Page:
Edition: January 28th, 2022
Curated by the Knowledge Team of ICS Career GPS
- Excerpts from article by Nihar Chhaya, published in Harvard Business Review
When you start a fresh year, it’s natural to think about where your career stands and where it’s going. But this year, it may be challenging to understand your career priorities and do anything about them, given the continuing uncertainty surrounding our work lives.
Since the pandemic, companies are still trying to figure out many factors that affect their employees’ careers, from deciding on the right remote work policies or their use of contingent workers over full-time employees to stemming the tide of the Great Resignation.
A recent study showed that not only is employee turnover still on the rise, but people are also more willing than before to quit their company even without another job lined up.
You may worry that your career will become directionless with all this volatility.
So, here are four tips that can help you not only weather the uncertainty around you but even find a way to leverage it for your future benefit:
1. Take advantage of uncertain times to sharpen your long-term career plans.
- When things feel steady and predictable, there is no urgency to do any genuine introspection about your future.
- Career certainty may feel good at the moment but can also keep you from operating at your highest potential.
- Instability can be an impetus to strengthen your career dexterity for the long run.
- Consider how most people wait to rethink their future until after a crisis, like being laid off or wanting to quit your company due to a toxic workplace culture.
- At that point, it’s challenging to gain the necessary self-insight before making decisions out of desperation.
- Instead, invest in your career development while you still have a sense of control and choice so you can stay clear headed and act in your best interest.
- By taking a step back during a time of unwelcome instability, you can come up with a strategy that will move you forward intentionally, rather than letting circumstances beyond your control disempower you.
2. Uncover who you need to be, not just what you need to do.
- Recent research shows that two-thirds of employees felt the pandemic caused them to reflect on their purpose in life and that 70% of employees see their purpose defined by their work.
- The result is a sea change in how today’s job seekers are leading their careers with more intention and how companies need to respond in their selection and advancement decisions.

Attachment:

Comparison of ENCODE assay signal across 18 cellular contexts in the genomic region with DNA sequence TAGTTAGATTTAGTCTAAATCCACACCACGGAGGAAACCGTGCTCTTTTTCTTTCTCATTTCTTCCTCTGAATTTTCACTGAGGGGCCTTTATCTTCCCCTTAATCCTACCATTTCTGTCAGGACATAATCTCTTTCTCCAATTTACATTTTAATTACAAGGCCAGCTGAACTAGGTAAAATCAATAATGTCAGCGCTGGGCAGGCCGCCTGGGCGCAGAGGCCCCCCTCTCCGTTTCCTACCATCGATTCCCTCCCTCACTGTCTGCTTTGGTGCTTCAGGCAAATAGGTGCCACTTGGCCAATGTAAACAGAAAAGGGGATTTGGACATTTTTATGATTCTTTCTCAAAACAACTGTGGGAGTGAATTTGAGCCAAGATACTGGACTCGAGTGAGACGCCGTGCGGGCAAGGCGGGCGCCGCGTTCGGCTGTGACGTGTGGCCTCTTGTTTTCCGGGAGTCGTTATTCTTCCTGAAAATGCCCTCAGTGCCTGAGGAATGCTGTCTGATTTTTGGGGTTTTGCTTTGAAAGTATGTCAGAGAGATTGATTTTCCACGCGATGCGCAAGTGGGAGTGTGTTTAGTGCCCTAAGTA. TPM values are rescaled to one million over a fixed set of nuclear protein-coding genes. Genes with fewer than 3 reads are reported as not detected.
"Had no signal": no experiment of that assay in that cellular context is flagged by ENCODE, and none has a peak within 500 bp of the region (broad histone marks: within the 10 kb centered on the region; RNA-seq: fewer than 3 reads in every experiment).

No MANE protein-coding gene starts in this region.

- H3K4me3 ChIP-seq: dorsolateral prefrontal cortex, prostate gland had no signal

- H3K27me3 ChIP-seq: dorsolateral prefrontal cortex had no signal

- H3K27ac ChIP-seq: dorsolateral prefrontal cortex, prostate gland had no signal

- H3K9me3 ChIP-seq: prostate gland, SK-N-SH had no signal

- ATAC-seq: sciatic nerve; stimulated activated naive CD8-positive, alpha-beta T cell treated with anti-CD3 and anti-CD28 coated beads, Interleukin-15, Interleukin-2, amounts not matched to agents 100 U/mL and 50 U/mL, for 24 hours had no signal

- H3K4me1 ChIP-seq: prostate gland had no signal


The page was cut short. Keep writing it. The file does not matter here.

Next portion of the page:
- Think about how career advancement has always been about building your resume, with more activities and quantifiable results in each experience. This focus is still important, but it’s relentlessly centered on what you’ve done, not who you are.
- To be successful in today’s changing work environment, you need to know who you need to “be,” not just a list of what you can do.
3. Focus on process, not outcomes, and your passion will find you.
- In addition to the stability your deepest values bring, you can create certainty by focusing on processes rather than the shakiness of outcomes.
- Not only will this give you a sense of control, but it will also increase the likelihood of successful results in something that can then generate more passion in you to keep contributing.
- Establish a few career behaviours that generally have a positive influence on your leadership impact and advancement potential.
- Then make it your goal to demonstrate these behaviours on schedule, whether you feel like it that day or not.
- The idea is to focus on the “leading indicators” of career success, which are those actions over which you have full command to experiment with.
- The advantage of concentrating on the process of your work and career is that it helps shape your identity as a valued contributor no matter what happens.
- As your self-perception improves, your intrinsic motivation increases, leading you to offer more of your talents to those that need them.
- In these uncertain times, it’s better to commit to a steady set of career behaviours and focus on consistency and refinement as you get closer to your desired outcomes.
- You will either achieve the initial career goals you had, or at least develop the self-efficacy and resilience to guide your career toward a new offering of value.
4. Develop learning agility to keep ahead of future changes.
- Assessing your values, working from intention, and investing in the process of doing great work are all vital for a successful career amidst change. But these factors primarily rely on who you already are.
- One more factor is critical for your long-term success because it relates to how you evolve, namely how you learn.
- It’s called learning agility, and developing it will help you not only stay relevant in your career but outperform in an ever-changing world.
- People who measure high in learning agility manage their career with a readiness to adapt, stay curious, are reflective, minimise defensiveness, and unlearn deeply held mental models to make room for more purposeful ones.
- Research shows that high learning agility is significantly correlated with highly positive career objectives.
- Start to develop your learning agility with a simple reflection practice.
- End each, undertake a 10-minute journaling exercise wherein you ask yourself some questions.
- In time, looking at the patterns of your reflection journal will naturally open your eyes to opportunities, and shift your mental models and behavior for future growth.
Have you checked out yesterday’s blog yet?
(Disclaimer: The opinions expressed in the article mentioned above are those of the author(s). They do not purport to reflect the opinions or views of ICS Career GPS or its staff.)